'(False?) gloxinia' – all right, but looks a bit anemic and doesn't flower


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I have what is some kind of gloxinia either genuine gloxinia or 'false' glox, Sinningia speciosa. Its leaves look fleshy like an African violet, but thh flowers, when they come, large and are bell-shaped and variegated, white with purple trim.

I have propagated the mother plant, on the left in the photo below, by leaf cutting. The offspring plant, on the right, is now 2+ years old.

Screen Shot 2020-12-30 at 2.36.50 PM.png


The offspring looks healthy enough, but it has never flowered and as you see, the leaves are smaller and much paler than those of the mother plant. They have had broadly similar care, light and water.

Any idea what to do to encourage robustness and blooming? Any recommended fertilization?

Last summer, I pruned it back often to discourage it getting rangey and straggly. It bushed up a bit, but not much, and it's still pale and flowerless. I can tell you that the mother has huge rhizomes underground, about which i have to be careful when inserting the probe stem of a moisture tester, but I never feel any such with the younger plant.
 
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Lovely variety of plants. The flowers sound amazing. I have a alsobia Dianthiflora that’s very similar.

Interesting the differences between the parent and offspring. Do you use African violet fertilize? Since you mentioned that the care and placement is similiar that might be a contributing factor. I’d also try exchanging plant placement. For my plants I find this sometimes helps.
 

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Thanks so much. I've just done a search for African violet fertilizer. One brand is 8-14-9; another is similar at 14-12-14; but a third offers a significantly different ratio, 10-30-20. Go figure! I have some general 'blooms' plant food that is 4-8-4. Maybe I'll try that, since I have it already?

The flowers look like this when they come. Gorgeous:

Screen Shot 2021-01-08 at 2.41.04 PM.png
Screen Shot 2021-01-08 at 2.41.15 PM.png


Thanks again!
 
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Thanks so much. I've just done a search for African violet fertilizer. One brand is 8-14-9; another is similar at 14-12-14; but a third offers a significantly different ratio, 10-30-20. Go figure! I have some general 'blooms' plant food that is 4-8-4. Maybe I'll try that, since I have it already?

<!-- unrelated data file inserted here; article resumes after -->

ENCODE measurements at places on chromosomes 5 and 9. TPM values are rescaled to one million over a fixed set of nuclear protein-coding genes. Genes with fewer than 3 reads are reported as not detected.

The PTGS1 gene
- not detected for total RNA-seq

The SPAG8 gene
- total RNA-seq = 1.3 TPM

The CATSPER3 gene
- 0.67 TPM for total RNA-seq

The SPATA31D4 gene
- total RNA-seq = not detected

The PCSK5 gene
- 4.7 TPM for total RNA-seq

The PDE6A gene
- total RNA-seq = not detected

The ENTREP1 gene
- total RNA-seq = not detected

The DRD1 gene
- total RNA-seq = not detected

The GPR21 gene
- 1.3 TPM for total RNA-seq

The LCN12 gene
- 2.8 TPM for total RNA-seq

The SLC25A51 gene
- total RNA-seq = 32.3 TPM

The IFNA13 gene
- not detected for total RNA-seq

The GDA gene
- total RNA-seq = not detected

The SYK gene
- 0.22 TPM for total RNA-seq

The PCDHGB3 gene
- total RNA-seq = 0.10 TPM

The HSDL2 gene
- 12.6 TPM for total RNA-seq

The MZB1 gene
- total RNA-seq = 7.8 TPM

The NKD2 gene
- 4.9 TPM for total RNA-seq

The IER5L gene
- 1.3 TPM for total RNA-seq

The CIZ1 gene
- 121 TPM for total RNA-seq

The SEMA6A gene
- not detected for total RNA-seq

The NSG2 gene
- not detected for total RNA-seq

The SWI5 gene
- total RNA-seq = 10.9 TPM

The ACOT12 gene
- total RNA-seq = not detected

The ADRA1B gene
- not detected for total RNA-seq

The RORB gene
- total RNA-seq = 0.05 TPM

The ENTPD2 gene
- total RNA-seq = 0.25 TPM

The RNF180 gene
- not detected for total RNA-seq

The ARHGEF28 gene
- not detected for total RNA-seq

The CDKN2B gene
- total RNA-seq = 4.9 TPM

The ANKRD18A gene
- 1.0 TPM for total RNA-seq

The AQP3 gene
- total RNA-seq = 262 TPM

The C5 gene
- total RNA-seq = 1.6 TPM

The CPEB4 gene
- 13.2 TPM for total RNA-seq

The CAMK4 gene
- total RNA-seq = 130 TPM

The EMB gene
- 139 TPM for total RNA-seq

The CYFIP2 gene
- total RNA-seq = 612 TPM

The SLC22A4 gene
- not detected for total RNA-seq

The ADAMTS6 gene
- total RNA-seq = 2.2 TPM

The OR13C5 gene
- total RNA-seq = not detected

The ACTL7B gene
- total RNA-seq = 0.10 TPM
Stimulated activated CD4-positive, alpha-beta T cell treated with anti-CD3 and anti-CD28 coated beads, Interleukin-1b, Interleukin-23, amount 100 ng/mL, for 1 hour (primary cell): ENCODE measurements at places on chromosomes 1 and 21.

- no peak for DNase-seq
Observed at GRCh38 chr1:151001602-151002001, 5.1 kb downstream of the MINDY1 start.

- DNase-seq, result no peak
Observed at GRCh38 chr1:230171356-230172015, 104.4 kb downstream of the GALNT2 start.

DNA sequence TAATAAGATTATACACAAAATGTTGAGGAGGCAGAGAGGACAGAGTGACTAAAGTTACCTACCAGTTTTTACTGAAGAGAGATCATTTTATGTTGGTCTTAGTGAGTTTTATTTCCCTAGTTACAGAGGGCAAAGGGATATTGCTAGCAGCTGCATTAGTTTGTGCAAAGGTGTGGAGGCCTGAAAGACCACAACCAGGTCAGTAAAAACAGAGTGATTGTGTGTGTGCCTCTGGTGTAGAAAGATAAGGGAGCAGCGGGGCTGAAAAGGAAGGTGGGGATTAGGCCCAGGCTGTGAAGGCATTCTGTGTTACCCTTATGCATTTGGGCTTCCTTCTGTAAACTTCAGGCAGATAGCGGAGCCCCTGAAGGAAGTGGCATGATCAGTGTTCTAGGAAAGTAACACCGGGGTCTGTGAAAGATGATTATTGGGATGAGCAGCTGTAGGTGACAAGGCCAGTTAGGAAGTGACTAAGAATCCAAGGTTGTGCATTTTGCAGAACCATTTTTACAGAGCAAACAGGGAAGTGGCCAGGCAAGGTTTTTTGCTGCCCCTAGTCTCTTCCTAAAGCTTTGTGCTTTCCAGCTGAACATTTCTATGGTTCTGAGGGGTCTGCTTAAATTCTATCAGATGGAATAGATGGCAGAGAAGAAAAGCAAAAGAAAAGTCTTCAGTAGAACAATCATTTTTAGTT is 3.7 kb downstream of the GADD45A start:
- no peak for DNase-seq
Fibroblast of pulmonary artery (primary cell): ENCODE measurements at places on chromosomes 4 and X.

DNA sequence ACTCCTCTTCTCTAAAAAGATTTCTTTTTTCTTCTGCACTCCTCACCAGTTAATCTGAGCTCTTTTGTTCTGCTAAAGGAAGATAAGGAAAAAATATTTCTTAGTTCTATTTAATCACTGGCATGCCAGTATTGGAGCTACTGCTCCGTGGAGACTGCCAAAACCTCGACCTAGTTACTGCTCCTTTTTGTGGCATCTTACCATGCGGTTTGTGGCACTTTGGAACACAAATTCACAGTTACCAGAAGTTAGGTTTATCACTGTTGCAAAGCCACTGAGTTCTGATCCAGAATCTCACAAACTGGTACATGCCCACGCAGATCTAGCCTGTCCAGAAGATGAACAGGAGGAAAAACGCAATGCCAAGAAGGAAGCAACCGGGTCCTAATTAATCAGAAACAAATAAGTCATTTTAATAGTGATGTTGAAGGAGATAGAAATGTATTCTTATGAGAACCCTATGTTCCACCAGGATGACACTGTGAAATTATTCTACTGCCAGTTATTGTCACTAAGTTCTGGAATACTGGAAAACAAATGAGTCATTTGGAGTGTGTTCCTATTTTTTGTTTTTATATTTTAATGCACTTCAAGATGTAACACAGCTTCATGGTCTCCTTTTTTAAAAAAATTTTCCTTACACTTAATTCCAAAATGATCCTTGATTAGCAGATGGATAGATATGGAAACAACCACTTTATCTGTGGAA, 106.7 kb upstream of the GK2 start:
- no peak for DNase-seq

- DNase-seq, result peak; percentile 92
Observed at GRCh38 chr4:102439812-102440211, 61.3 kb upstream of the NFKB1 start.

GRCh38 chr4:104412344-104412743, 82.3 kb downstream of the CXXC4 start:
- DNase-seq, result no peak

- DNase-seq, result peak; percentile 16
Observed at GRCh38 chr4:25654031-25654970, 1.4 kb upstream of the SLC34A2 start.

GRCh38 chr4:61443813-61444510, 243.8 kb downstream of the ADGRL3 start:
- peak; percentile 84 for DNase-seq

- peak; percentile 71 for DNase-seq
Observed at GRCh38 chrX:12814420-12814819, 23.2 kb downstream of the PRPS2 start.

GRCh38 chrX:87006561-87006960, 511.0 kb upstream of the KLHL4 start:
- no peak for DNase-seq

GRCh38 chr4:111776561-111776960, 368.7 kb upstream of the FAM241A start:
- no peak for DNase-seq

The flowers look like this when they come. Gorgeous:

View attachment 74548View attachment 74549
Those are gorgeous flowers. I think your fertilizer should work. I just use my orchid fertilizer on mine.
 
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It could be the age of the plant, that would explain the lack of/small rhizome. It could be that the soil you planted it in is significantly different from what "Mom" is in. In that case nutrient levels and availability will be different and could be the explanation.

It's amazing how many different "specific plant" fertilizers there are and how the nutrient levels vary. In general, Nitrogen (the first #) promotes foliage development; Phosphorus (the second #) promotes blooming; and Potassium (the other #) is used by the plant for general over-all vigor. Nitrogen is the most soluble and deficiencies are most frequent, due to being washed out of the soil when you water. That's the basics, there are entire books and college degrees devoted to fertilizers, fertilizing, and plant growing. Remember plants can't read, so find an analysis that looks suitable for your needs and ignore the name on the bag/jar.
 

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THANK YOU!

Very much appreciate the synopsis of the three usual prominent elements in plant food.

I'm in a significantly temperate zone. 39ºN: much more variation in daylight hours summer/winter than at the equator. Not huge temperature variation, since these are houseplants. We are frequently told to lay off fertilization in winter when plants grow much more slowly.

Would you advise NOT to lay off feeding completely, though?
 
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It depends on any supplemental light and consistency of temperature. If you're depending on natural light then yes I would hold off until Spring.
 

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